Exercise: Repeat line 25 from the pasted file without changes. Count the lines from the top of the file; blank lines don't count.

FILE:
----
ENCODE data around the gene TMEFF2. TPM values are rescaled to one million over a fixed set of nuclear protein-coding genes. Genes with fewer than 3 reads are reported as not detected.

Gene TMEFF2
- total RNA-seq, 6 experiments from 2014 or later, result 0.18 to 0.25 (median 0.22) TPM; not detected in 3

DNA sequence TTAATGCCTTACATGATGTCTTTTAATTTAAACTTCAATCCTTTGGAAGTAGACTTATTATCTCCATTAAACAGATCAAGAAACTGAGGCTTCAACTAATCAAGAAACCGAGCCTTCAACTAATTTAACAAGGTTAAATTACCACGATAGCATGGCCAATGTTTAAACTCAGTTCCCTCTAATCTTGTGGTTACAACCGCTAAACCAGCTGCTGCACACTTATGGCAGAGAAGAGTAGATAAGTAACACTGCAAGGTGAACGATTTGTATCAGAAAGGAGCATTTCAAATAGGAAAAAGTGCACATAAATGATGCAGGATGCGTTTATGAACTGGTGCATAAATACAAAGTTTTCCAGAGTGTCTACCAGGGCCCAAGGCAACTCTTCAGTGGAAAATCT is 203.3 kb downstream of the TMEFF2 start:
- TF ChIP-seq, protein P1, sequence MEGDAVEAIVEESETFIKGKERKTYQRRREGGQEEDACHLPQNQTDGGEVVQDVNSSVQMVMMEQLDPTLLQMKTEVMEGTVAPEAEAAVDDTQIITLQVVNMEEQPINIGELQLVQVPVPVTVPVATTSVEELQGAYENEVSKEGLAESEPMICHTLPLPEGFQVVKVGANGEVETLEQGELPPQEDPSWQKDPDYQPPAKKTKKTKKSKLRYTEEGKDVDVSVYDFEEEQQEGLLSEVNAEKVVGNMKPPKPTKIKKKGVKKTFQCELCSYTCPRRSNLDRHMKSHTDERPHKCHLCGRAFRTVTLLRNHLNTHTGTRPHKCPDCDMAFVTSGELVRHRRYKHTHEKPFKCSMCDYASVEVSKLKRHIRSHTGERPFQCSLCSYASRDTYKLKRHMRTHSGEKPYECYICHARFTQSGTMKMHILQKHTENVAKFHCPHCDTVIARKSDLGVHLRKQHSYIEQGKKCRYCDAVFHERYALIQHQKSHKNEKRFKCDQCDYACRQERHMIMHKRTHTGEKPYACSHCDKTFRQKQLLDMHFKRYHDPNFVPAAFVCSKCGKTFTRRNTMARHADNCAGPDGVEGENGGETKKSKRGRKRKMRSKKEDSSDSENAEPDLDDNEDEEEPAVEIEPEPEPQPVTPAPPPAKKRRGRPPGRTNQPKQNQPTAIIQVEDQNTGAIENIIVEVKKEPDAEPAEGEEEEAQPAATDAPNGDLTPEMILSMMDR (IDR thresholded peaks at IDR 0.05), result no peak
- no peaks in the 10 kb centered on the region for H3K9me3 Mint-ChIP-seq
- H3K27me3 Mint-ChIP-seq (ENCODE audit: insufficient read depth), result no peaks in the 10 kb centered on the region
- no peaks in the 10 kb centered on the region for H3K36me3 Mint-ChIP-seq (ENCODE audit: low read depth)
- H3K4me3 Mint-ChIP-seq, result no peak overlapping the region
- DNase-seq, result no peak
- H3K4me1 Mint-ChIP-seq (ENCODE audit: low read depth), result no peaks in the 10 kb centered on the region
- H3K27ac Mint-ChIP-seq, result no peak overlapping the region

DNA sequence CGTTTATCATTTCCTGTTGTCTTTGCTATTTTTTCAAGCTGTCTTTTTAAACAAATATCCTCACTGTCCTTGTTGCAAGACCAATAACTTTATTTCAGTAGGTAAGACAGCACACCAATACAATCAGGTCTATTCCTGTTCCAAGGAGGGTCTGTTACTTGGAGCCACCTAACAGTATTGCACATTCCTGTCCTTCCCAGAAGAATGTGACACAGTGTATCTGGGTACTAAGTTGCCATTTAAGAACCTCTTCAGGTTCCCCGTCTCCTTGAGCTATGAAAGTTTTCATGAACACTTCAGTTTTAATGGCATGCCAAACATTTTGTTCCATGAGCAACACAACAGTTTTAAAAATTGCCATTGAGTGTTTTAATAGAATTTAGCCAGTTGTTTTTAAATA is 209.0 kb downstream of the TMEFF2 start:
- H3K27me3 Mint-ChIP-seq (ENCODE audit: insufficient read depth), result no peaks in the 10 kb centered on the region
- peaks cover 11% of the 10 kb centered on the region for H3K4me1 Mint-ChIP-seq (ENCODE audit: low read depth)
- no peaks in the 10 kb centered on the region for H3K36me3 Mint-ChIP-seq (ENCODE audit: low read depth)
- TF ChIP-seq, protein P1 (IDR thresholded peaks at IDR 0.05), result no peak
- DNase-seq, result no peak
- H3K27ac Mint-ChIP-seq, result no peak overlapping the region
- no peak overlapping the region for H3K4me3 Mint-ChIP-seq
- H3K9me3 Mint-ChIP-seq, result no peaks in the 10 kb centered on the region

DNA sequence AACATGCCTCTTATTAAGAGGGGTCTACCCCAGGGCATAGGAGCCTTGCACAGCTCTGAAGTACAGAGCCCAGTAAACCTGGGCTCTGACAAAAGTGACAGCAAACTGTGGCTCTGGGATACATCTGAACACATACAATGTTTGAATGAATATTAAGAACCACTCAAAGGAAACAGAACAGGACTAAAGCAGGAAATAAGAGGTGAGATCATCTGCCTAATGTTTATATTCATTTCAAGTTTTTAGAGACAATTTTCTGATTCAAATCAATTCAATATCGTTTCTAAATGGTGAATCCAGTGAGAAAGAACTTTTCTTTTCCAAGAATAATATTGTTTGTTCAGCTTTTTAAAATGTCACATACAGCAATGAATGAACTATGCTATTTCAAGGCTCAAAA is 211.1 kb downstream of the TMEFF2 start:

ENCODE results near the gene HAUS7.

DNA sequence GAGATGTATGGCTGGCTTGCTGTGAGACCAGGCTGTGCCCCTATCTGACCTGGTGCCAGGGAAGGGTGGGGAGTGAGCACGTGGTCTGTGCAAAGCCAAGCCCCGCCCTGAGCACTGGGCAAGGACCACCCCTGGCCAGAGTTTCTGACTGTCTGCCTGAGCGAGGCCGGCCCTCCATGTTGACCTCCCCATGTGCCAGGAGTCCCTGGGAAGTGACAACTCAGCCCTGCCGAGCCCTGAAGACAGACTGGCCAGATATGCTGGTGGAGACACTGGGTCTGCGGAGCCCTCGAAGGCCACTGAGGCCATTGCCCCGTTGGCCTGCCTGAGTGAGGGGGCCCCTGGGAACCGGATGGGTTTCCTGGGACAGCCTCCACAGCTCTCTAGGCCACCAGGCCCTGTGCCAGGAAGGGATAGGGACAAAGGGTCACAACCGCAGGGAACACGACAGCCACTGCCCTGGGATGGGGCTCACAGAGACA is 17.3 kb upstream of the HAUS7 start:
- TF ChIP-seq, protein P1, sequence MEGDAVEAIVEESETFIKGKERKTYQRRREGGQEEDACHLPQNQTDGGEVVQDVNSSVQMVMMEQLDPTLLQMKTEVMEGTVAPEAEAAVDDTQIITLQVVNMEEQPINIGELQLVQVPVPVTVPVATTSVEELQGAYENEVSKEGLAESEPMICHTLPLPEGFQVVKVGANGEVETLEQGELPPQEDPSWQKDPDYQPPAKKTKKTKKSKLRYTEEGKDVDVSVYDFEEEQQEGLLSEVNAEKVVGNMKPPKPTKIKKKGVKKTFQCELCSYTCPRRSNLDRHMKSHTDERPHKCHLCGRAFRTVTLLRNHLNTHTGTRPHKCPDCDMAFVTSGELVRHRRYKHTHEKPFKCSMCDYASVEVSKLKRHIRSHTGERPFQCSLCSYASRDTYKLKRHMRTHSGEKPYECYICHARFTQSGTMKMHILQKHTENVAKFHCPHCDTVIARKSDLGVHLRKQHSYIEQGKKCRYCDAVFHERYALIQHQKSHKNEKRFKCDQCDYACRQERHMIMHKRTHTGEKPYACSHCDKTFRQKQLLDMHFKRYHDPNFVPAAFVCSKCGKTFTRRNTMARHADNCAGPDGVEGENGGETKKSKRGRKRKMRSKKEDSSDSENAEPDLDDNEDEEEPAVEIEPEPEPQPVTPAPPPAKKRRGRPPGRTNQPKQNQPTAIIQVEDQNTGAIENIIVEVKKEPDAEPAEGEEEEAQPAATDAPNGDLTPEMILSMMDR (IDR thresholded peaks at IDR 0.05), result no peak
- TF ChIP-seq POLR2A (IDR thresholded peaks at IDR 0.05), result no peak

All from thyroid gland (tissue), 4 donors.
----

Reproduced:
- TF ChIP-seq, protein P1, sequence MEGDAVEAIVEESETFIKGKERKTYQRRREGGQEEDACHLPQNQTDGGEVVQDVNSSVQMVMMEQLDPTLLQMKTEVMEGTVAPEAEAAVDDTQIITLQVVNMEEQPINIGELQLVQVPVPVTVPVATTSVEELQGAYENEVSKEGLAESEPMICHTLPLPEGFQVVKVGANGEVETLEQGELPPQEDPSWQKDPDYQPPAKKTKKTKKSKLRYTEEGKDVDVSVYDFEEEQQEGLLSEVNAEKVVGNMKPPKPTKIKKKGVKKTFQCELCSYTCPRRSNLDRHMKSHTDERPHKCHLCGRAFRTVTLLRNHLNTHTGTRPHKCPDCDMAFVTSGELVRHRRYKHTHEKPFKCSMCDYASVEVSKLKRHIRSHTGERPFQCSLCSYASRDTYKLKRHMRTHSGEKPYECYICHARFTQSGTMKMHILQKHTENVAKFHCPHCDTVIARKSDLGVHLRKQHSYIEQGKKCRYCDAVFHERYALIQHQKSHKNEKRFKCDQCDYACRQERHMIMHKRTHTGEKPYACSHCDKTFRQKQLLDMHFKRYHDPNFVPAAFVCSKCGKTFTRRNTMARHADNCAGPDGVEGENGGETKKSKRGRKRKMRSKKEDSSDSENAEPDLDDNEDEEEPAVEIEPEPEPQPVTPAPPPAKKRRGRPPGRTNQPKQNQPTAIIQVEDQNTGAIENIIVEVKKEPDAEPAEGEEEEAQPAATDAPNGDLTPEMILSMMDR (IDR thresholded peaks at IDR 0.05), result no peak